When Mohamed Bouazizi, a young Tunisian vegetable seller, set fire to himself in protest over harassment by officials last December, he unleashed a wave of long-simmering resentment across the Arab world that swept away longtime leaders in Tunisia and Egypt over the next two months.
The Arab Spring set in with the hope that a huge democratic change finally was within reach for the region. Now, 12 months later, that initial euphoria largely has subsided.
Syria launched a brutal crackdown on dissent. Yemen is still in a suspended state of chaos, while Libya struggles to unite after overthrowing Moammar Gadhafi. Even in Egypt, the continuing role of the army has led to doubts over its revolution transforming into a representative democracy.
“The sense of disappointment comes from the fact that expectations were raised so quickly and these were impossible to fulfill,” said Christian Koch of the Gulf Research Center, a Dubai-based think tank.
“One has to be realistic that the switch over to a different type of government is something that will simply take time.”
Other analysts agree that change is going to be much slower than the rapid pace of events earlier this year may have seemed to promise at first.
“It will take the Arab world at least between 10 and 20 years to be able to transition from political authoritarianism to pluralism,” said Fawaz A. Gerges, director of the Middle East Center at the London School of Economics. Continue reading
Despite rising international pressure, Merkel refuses to allow the ECB to act as the lender of last resort
GlobalPost, Dec. 2, 2011
BERLIN, Germany — Over the past twenty-four hours, both French President Nicolas Sarkozy and German Chancellor Angela Merkel have delivered landmark speeches advocating deep changes to the euro zone to address the debt crisis. The changes, if agreed to by member nations, would impose real fiscal discipline over nations, with the goal of giving Brussels the power to prevent countries from falling into fiscal trouble.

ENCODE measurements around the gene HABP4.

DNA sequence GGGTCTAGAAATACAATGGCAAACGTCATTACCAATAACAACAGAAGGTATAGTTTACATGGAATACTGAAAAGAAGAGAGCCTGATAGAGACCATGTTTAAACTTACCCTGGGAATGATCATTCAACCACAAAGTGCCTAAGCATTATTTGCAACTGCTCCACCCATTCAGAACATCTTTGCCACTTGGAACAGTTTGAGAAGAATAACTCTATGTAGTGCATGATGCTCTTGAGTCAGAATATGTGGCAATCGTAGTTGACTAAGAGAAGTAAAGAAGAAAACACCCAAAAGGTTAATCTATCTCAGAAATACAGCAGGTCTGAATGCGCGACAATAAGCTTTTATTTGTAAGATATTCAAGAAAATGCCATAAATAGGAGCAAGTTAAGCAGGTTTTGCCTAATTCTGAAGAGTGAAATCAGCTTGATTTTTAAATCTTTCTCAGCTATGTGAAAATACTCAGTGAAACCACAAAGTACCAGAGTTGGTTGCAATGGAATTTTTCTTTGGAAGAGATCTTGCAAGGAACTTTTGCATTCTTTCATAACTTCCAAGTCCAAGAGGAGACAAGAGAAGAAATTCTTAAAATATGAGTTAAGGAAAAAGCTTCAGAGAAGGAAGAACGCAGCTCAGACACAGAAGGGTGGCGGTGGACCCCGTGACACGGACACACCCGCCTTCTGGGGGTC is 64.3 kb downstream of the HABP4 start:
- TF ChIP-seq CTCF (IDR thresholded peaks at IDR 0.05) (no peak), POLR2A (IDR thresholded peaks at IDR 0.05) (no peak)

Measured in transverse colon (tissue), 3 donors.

The approach is a risky one. It asks countries to sacrifice national sovereignty in the name of economic stability, but in recent years citizens have signalled an unwillingness to forfeit more control to Brussels. But an even bigger problem is that it’s a long term approach to an urgent problem. If successful, it may prevent countries like Greece and Italy from ammassing huge debt burdens in the future. But it won’t solve the continent’s current crisis.
European nations need huge loans, and they need them fast or they risk defaulting. With the debt conflagration now blazing across borders, Merkel and Sarkozy are essentially gazing off at the horizon as the world urges Europe to deploy its most powerful option: unleashing its central bank to act as a lender of last resort.
The problem: Germany is resolutely opposed to using the ECB in this way. Merkel, appeared to reiterate her objections today, stating that “The European crisis will not be solved in one fell swoop.” Continue reading
Europeans accuse Berlin of using the euro crisis to boost German power.
GlobalPost, Nov. 15, 2011
BERLIN, Germany — It may have been a bad idea to send a German. And his name certainly didn’t help matters.
When Horst Reichenbach arrived in Athens recently to head a new European Union task force to help the country deal with its debt, the Greek media instantly dubbed him “Third Reichenbach.”
Cartoons appeared of him in Nazi uniform. A Greek tabloid showed a photo of his office with the headline: “The new Gestapo headquarters.”
The Greeks are not alone in harboring suspicions toward Germany, which occupied the country during World War II. The British conservative press is up in arms. The Daily Mail went so far as to accuse the Germans of attempting to use the euro crisis to “conquer Europe” and establish a “Fourth Reich.” Meanwhile in Poland, Germany’s supposed imperial ambitions became an issue in the recent elections.
And as the euro crisis has deepened, German Chancellor Angela Merkel has pushed for the EU to have a greater say in the domestic governance of the euro zone’s seventeen members. Among other measures, she has called for real European power over countries’ budgets. Continue reading